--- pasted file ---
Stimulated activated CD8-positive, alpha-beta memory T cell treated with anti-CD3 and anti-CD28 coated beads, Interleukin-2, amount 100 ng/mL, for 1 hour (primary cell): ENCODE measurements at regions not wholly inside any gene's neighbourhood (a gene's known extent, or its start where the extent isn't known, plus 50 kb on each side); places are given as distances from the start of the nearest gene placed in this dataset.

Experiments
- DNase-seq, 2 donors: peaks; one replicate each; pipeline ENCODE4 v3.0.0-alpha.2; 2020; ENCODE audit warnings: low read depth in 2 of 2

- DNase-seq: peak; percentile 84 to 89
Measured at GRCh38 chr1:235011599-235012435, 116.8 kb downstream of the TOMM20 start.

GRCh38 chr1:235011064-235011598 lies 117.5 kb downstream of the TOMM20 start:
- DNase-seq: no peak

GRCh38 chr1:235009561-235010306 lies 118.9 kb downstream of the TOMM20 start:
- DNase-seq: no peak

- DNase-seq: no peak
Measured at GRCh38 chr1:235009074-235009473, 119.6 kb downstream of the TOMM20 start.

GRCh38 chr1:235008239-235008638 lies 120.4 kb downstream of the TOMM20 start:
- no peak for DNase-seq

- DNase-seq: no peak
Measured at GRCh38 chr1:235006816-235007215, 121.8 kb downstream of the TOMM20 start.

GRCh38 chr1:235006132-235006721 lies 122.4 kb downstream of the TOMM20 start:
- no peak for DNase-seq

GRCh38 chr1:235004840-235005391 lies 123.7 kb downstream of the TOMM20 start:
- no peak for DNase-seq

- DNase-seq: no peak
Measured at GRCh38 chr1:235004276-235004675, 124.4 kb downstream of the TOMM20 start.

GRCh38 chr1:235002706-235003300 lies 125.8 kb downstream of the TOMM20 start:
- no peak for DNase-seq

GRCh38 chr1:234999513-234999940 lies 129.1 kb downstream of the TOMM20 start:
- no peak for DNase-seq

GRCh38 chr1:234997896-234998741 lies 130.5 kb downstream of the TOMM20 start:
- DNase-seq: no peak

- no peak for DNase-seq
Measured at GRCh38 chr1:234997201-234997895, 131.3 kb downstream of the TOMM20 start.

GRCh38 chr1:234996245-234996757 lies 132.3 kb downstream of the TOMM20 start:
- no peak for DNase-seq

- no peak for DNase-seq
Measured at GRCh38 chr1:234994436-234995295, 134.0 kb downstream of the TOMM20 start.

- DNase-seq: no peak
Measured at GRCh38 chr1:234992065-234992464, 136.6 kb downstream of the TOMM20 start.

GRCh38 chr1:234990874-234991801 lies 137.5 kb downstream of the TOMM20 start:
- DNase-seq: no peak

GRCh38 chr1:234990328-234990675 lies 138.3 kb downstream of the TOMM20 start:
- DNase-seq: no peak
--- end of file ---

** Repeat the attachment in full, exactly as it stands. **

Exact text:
Stimulated activated CD8-positive, alpha-beta memory T cell treated with anti-CD3 and anti-CD28 coated beads, Interleukin-2, amount 100 ng/mL, for 1 hour (primary cell): ENCODE measurements at regions not wholly inside any gene's neighbourhood (a gene's known extent, or its start where the extent isn't known, plus 50 kb on each side); places are given as distances from the start of the nearest gene placed in this dataset.

Experiments
- DNase-seq, 2 donors: peaks; one replicate each; pipeline ENCODE4 v3.0.0-alpha.2; 2020; ENCODE audit warnings: low read depth in 2 of 2

- DNase-seq: peak; percentile 84 to 89
Measured at GRCh38 chr1:235011599-235012435, 116.8 kb downstream of the TOMM20 start.

GRCh38 chr1:235011064-235011598 lies 117.5 kb downstream of the TOMM20 start:
- DNase-seq: no peak

GRCh38 chr1:235009561-235010306 lies 118.9 kb downstream of the TOMM20 start:
- DNase-seq: no peak

- DNase-seq: no peak
Measured at GRCh38 chr1:235009074-235009473, 119.6 kb downstream of the TOMM20 start.

GRCh38 chr1:235008239-235008638 lies 120.4 kb downstream of the TOMM20 start:
- no peak for DNase-seq

- DNase-seq: no peak
Measured at GRCh38 chr1:235006816-235007215, 121.8 kb downstream of the TOMM20 start.

GRCh38 chr1:235006132-235006721 lies 122.4 kb downstream of the TOMM20 start:
- no peak for DNase-seq

GRCh38 chr1:235004840-235005391 lies 123.7 kb downstream of the TOMM20 start:
- no peak for DNase-seq

- DNase-seq: no peak
Measured at GRCh38 chr1:235004276-235004675, 124.4 kb downstream of the TOMM20 start.

GRCh38 chr1:235002706-235003300 lies 125.8 kb downstream of the TOMM20 start:
- no peak for DNase-seq

GRCh38 chr1:234999513-234999940 lies 129.1 kb downstream of the TOMM20 start:
- no peak for DNase-seq

GRCh38 chr1:234997896-234998741 lies 130.5 kb downstream of the TOMM20 start:
- DNase-seq: no peak

- no peak for DNase-seq
Measured at GRCh38 chr1:234997201-234997895, 131.3 kb downstream of the TOMM20 start.

GRCh38 chr1:234996245-234996757 lies 132.3 kb downstream of the TOMM20 start:
- no peak for DNase-seq

- no peak for DNase-seq
Measured at GRCh38 chr1:234994436-234995295, 134.0 kb downstream of the TOMM20 start.

- DNase-seq: no peak
Measured at GRCh38 chr1:234992065-234992464, 136.6 kb downstream of the TOMM20 start.

GRCh38 chr1:234990874-234991801 lies 137.5 kb downstream of the TOMM20 start:
- DNase-seq: no peak

GRCh38 chr1:234990328-234990675 lies 138.3 kb downstream of the TOMM20 start:
- DNase-seq: no peak